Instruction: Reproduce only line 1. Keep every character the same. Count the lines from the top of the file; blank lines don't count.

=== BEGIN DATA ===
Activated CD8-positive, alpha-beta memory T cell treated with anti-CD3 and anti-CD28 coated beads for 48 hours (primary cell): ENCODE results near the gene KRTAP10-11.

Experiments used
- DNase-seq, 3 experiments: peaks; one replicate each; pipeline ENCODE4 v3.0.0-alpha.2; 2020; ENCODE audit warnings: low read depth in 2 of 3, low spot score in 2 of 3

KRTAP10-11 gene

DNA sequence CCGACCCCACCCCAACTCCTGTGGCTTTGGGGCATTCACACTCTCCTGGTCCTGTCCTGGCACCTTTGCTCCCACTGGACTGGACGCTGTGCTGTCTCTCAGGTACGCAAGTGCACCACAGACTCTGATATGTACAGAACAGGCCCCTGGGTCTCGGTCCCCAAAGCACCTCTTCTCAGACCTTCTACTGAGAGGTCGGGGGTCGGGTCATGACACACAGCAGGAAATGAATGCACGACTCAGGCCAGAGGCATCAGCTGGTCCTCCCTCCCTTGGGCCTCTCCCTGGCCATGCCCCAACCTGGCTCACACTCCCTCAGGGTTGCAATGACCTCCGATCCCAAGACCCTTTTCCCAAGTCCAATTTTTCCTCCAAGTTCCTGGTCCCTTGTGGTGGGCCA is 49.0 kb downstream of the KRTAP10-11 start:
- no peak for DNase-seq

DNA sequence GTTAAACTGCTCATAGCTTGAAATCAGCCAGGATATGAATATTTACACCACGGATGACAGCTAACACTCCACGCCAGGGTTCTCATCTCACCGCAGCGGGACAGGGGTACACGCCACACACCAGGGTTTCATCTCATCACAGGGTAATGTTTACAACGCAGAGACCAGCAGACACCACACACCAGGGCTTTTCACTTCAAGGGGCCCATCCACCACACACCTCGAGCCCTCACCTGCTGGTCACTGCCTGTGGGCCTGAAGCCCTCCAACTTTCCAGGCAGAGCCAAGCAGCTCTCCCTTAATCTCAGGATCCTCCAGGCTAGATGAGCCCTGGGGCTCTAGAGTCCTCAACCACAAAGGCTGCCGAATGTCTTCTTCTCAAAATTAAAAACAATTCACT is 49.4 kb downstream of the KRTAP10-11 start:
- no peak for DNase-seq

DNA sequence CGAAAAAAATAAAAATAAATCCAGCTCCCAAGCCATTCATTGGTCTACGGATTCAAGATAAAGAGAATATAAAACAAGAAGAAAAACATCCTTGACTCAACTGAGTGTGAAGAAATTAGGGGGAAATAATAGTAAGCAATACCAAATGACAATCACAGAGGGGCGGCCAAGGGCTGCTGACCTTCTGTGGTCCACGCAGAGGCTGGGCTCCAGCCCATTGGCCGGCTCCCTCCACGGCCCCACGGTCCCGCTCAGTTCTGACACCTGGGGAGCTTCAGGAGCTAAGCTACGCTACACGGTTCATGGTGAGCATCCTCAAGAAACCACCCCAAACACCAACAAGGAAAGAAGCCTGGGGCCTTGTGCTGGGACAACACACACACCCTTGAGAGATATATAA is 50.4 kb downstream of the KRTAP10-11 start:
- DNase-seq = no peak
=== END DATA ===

Activated CD8-positive, alpha-beta memory T cell treated with anti-CD3 and anti-CD28 coated beads for 48 hours (primary cell): ENCODE results near the gene KRTAP10-11.